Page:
China has a complicated system of regulating religion. The Communist party, still officially committed to Marxist atheism, is now, I think, more motivated by an essentially Confucian attitude to religion. The attitude is similar to a policy of disease control: Religion is at its core superstitious and potentially dangerous; if it cannot be eradicated, it must be tightly controlled. The regime insists that, if they are to be allowed, religious communities must be registered with the state. Many do; some refuse. Among the latter are so-called Protestant “house churches”, and an ‘underground” wing of the Catholic Church, which insists on primary allegiance to Rome. Unregistered churches are always under the threat of harassment or prosecution. National policies toward Christians keep changing, but there are differences between regions in that immense country. Open Doors Internatiomnal reports on the case of the Shouwang Church, a large unregistered Protestant congregation in Beijing. It was denied a permit for a place of worship, was forced to conduct services outdoors, which led to police harassment and some arrests.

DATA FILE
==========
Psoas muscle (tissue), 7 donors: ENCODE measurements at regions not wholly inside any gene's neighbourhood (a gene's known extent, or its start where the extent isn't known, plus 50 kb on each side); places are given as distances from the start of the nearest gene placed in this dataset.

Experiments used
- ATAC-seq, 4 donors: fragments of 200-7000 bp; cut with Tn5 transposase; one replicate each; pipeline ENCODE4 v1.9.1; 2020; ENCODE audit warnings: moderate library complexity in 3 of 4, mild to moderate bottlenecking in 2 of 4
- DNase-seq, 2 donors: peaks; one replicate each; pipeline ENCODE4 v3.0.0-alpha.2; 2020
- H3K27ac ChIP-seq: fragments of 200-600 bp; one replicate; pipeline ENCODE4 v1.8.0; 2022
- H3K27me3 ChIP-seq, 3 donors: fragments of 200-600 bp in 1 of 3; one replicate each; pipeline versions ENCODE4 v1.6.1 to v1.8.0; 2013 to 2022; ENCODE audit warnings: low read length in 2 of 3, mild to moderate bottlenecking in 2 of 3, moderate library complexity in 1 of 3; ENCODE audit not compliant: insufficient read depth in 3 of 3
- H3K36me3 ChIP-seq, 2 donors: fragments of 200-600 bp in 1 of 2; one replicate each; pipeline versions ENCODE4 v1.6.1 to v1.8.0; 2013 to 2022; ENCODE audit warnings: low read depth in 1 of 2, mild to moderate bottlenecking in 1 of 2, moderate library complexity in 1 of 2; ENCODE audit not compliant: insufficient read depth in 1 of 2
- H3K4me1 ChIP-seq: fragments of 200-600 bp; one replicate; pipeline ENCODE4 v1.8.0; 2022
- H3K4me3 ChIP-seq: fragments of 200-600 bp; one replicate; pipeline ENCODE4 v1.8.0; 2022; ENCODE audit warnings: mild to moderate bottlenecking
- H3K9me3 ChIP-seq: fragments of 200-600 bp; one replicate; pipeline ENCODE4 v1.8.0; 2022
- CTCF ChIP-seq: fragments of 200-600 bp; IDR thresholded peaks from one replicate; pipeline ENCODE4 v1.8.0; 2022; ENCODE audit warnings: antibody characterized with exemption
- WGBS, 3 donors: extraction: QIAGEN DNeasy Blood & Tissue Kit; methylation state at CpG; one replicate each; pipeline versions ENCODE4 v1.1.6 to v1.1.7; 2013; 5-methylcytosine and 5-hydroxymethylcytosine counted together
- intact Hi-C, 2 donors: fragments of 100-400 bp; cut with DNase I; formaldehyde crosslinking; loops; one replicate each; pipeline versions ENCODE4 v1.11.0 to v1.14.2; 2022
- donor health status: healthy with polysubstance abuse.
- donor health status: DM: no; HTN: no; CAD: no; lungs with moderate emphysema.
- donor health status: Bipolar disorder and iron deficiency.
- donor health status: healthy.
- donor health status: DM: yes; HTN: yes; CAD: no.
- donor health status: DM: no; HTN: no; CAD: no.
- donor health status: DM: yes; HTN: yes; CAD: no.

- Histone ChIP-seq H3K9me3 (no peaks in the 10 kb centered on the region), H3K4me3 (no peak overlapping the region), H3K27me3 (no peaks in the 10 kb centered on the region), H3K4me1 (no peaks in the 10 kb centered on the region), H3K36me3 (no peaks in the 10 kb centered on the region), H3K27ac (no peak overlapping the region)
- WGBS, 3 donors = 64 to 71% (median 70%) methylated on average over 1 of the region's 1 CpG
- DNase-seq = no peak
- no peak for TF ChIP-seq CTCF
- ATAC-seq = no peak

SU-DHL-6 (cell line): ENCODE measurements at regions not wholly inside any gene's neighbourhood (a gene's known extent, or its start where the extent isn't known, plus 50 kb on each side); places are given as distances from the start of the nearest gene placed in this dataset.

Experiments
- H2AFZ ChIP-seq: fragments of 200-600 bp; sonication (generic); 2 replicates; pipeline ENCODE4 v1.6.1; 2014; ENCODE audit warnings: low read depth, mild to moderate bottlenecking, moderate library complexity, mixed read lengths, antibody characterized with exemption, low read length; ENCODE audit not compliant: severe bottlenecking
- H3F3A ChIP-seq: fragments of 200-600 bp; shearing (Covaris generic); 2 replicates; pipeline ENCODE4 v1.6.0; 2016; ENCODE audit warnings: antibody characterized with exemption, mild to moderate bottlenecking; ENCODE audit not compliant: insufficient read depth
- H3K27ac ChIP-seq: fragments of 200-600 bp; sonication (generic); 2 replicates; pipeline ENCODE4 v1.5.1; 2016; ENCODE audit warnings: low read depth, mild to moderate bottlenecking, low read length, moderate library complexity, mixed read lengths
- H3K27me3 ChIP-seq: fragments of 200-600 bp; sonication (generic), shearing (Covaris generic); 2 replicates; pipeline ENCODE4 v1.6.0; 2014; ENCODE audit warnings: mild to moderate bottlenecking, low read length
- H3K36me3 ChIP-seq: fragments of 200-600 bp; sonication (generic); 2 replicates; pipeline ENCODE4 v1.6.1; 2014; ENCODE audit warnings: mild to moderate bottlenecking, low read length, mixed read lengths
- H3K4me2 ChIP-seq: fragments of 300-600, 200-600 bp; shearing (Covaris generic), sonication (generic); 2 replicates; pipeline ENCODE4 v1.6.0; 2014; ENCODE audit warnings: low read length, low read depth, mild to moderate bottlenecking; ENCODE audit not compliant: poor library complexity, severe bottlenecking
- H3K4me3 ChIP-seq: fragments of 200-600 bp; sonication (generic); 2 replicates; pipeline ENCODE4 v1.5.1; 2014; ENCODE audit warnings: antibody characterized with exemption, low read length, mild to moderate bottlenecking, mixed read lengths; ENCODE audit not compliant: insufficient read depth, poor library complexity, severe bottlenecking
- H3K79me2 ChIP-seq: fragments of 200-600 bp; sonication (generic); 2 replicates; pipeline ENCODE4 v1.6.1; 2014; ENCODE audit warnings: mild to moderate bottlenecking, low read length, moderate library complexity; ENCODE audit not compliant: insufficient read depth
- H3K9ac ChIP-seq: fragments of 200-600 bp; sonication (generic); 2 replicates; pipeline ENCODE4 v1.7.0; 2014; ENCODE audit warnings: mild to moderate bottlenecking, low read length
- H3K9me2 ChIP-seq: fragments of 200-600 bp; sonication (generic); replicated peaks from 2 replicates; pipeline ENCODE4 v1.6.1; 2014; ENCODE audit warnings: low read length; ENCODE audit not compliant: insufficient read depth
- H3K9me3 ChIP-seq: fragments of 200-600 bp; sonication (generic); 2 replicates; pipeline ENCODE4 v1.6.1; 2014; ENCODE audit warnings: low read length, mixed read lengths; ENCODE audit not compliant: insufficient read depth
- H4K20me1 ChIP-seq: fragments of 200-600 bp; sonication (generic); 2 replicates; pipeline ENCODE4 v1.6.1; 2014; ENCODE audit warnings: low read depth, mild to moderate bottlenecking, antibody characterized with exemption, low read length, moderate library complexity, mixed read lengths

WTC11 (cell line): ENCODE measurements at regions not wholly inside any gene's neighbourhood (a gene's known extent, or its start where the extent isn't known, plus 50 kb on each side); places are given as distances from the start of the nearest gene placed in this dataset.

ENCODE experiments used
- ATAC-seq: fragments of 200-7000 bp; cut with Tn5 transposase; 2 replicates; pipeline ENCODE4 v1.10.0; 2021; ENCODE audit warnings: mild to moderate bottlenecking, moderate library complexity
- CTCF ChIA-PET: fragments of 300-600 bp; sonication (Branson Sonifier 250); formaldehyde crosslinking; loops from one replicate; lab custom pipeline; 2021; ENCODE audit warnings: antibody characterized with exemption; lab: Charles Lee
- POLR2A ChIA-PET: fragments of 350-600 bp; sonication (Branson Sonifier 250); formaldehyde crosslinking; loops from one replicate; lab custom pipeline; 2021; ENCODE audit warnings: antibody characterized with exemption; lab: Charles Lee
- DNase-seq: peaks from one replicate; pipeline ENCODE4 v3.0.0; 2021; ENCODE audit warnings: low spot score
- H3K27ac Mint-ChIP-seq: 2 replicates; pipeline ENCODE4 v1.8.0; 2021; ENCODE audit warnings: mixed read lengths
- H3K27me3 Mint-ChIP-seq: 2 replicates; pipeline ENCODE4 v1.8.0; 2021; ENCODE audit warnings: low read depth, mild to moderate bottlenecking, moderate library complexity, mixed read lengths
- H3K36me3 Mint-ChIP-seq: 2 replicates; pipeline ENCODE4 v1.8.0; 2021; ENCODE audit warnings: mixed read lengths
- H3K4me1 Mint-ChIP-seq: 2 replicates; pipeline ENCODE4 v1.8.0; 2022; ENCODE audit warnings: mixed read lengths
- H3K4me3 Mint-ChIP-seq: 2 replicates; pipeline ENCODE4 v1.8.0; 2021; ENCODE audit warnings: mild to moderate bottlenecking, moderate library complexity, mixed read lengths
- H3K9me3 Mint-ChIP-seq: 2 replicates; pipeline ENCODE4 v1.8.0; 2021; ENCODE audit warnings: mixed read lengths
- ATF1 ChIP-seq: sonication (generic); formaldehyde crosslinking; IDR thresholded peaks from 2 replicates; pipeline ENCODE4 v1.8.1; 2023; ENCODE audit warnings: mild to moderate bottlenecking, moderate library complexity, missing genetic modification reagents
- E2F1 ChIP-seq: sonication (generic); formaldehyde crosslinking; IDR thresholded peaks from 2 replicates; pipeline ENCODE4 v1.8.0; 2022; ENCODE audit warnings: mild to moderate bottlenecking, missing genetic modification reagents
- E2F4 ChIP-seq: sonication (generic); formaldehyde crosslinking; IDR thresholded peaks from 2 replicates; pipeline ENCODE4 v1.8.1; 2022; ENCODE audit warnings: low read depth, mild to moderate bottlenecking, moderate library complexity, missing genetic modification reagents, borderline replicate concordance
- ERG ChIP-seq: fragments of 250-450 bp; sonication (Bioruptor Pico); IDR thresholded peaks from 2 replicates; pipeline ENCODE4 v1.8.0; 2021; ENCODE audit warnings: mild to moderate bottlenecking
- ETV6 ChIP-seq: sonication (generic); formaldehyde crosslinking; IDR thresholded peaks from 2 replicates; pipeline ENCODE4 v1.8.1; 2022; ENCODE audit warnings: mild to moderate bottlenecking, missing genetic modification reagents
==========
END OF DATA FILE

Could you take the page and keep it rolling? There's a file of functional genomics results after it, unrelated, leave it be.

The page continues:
Russia continues to be an interesting case in terms of religious freedom, or rather, restrictions on it. The Russian Orthodox Church, while not quite re-established as the state religion, has moved ever closer to the government, especially under the Putin administration. (Putin, truthfully or not, has claimed to have been secretly baptized by his grandmother, and likes to be seen devotedly crossing himself while attending Orthodox services.) While the Russian Orthodox Church enjoys distinctive privileges, protection is given to other religions with long roots in Russian history, notably Judaism, Islam, Buddhism, Roman Catholicism, and Protestants with a similarly long presence in Russia (notably the Baptists). But the Moscow Patriarchate was annoyed when the Vatican set up Catholic dioceses on Russian territory. Its particular ire has been directed against Evangelical Protestants, especially Pentecostals, who have been actively seeking converts (in the words of an official of the Patriarchate, “stealing Orthodox souls”). The government, in the old tradition of collaboration (sinfonia) between state and church, has obliged the Patriarchate by harassing and prosecuting unregistered groups.